* low floors completely level with the platform.
* reduced noise.
* off-board fare collection so that buses board and alight at all doors.
* seating configurations that emphasize fewer seats and higher standing capacity (standing is widely accepted for the fairly short trips we’re discussing here).
* wider doors for fast boarding and alighting.
* signal priority systems.
* guidance technologies that enable buses to dock precisely with platforms for level boarding without much of a gap, sufficient for wheelchair boardings.
* major infrastructure investments, including architecturally substantial stations and sometimes painted lanes, that create the “legibility” that is supposedly offered only by tracks in the street.
* aggressive research toward new propulsion systems that can be powered from within the vehicle, eliminating the need for either diesel engines or an overhead electric power source.
I’m not saying that the bus will ever be a perfect replica of the streetcar. It won’t. But they key fact is that buses are not just improving, they’re improving in the direction of emulating rail. This should suggest that the difference between bus and rail, as perceived by ordinary people who don’t know which features are intrinsic, is going to diminish over time, as it has been doing for the past two decades. Doesn’t this suggest that while the short-term urban-development advantage of streetcars is undeniable, the long-term advantage may be much less? Big capital spending has to make sense for the long term. Speed and reliability are eternal values; I’m quite confident that in 2050, people will still choose a faster service over a slower one. I’m not sure that in 2050, people will choose an electric vehicle on rails over an electric/hydrogen/whatever vehicle of the same size and shape, with many of the same characteristics, running on tires. Are you?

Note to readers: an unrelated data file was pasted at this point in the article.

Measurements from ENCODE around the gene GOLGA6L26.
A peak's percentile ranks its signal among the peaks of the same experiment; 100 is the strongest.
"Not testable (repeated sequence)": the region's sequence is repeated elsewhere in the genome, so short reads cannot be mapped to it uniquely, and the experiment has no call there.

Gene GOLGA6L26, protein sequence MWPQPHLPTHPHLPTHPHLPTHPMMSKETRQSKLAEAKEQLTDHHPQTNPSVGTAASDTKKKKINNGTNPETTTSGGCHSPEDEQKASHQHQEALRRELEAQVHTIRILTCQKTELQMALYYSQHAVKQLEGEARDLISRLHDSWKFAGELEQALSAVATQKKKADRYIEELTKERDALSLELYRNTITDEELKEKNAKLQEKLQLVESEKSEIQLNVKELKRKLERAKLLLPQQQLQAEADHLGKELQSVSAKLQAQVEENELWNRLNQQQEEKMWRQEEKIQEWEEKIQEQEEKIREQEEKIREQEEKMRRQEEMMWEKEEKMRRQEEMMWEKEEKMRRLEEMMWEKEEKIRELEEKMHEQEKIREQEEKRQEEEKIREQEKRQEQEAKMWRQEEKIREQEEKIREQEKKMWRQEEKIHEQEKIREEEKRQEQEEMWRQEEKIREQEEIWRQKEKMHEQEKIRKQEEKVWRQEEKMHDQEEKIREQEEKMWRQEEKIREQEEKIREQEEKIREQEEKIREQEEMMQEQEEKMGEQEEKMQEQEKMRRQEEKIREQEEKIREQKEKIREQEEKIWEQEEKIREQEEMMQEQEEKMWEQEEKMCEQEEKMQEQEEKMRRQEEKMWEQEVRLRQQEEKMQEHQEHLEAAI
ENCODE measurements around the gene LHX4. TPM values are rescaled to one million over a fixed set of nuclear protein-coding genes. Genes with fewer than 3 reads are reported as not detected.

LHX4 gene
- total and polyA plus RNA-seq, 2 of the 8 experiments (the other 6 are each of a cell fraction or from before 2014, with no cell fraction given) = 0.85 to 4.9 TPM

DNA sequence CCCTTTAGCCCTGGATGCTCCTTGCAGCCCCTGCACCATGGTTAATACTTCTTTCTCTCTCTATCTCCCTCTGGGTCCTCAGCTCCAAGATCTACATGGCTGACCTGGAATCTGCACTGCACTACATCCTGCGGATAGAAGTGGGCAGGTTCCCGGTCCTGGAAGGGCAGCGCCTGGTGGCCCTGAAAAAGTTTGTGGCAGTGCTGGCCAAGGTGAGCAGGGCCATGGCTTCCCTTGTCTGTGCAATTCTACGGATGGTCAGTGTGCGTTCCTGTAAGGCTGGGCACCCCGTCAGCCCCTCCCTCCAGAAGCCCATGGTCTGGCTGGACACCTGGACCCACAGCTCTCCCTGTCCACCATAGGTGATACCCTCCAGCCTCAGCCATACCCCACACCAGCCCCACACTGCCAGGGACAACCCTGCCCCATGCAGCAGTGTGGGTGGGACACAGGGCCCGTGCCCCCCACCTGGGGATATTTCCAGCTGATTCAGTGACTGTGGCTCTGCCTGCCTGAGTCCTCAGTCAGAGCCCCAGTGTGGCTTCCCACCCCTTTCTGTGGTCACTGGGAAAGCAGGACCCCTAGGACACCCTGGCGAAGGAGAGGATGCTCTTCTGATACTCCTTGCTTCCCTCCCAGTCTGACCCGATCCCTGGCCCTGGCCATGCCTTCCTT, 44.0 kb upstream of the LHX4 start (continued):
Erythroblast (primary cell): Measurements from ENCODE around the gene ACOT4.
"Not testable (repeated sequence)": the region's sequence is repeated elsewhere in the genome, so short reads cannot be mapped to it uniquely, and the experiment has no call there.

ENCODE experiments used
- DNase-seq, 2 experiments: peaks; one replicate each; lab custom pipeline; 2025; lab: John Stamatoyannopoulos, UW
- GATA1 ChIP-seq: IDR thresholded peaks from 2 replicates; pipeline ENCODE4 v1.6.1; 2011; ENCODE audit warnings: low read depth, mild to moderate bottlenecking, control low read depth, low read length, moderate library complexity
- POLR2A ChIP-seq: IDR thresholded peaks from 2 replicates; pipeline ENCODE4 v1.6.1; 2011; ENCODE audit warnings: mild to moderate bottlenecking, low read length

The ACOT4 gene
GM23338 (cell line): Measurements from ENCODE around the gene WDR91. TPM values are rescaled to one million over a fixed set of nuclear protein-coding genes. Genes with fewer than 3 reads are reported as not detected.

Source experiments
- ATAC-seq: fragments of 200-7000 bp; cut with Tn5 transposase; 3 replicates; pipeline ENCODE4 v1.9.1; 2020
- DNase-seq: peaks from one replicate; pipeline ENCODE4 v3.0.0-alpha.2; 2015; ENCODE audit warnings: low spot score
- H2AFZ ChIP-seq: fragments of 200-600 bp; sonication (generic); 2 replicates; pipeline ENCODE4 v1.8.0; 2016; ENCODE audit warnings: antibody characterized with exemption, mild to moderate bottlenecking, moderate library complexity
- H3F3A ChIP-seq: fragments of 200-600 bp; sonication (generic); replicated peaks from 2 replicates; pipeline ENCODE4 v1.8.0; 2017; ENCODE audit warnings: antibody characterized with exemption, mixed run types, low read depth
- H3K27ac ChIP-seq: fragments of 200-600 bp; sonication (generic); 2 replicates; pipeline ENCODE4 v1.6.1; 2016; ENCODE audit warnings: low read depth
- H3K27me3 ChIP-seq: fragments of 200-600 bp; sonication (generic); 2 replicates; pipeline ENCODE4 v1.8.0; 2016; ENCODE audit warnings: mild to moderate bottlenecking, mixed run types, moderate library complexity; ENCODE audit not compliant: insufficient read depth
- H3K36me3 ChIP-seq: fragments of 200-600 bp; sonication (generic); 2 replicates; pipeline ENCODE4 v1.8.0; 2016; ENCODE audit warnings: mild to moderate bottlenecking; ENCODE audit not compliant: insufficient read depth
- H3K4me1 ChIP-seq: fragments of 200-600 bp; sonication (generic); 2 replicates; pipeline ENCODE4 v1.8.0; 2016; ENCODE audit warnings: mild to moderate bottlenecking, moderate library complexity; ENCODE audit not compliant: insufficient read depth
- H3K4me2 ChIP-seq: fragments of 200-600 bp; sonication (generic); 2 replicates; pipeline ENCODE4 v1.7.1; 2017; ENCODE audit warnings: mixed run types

Even here in boring old Dayton, the gap in ride quality, comfort and appearance between the oldest and newest buses in the fleet is considerable. The argument now often turns to the brute fact of mode-bias; namely, that some riders simply won’t ride buses, but will ride rail, and we should cater to them. This is true, although the modest ridership figures for slow, mixed traffic streetcars hardly support the view that they are legion. (And, of course, when buses do everything right, they can attract new and choice riders–See LA’s Orange Line, which has twice the ridership of Portland’s ‘successful’ streetcar lines.) I like Walker’s approach to the mode bias problem: